Corn’s flowers I have not seen for years
include the scarlet pimpernel
whose light red petals firmly shut
before rain. It can always tell.
But what has brought it, sprawling live,
amongst the dry stones of my drive?
My endless country trips to see
my horse? Now country comes to me.
Our streets become a fragile ark
as birds flee from torn hedges, spray,
but creeping tarmac, new-sealed roofs,
closed earth and nests, drive them away.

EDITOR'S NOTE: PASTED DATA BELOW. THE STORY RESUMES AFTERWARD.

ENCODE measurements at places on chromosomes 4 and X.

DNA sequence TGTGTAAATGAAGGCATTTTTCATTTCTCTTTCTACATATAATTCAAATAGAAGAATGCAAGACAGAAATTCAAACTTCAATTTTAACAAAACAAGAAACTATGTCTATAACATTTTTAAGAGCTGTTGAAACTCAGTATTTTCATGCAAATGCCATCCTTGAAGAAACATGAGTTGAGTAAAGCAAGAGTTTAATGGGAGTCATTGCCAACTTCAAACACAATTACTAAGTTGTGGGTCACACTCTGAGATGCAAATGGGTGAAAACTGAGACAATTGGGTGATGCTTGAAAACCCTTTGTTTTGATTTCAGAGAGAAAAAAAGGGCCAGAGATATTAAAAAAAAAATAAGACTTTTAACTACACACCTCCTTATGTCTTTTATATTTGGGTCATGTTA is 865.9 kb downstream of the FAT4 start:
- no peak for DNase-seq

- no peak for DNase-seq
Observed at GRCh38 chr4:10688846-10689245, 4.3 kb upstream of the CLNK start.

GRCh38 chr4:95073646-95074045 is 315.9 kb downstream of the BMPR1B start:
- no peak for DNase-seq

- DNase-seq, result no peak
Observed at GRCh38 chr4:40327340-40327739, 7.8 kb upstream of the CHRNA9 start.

The sparrows came, in frost and sun,
shrieked, fought inside my neighbours’ tree.
The young block-pavers cut it down,
no deafening, tattered birds to see.
Yet suddenly, above our roof,
rise nine heads glistening, as if wet,
the ragged shout, as known as day.
‘You thought we’d gone? Oh no. Not yet.’
If you have any comments on this poem, Alison Brackenbury would be pleased
to hear from you.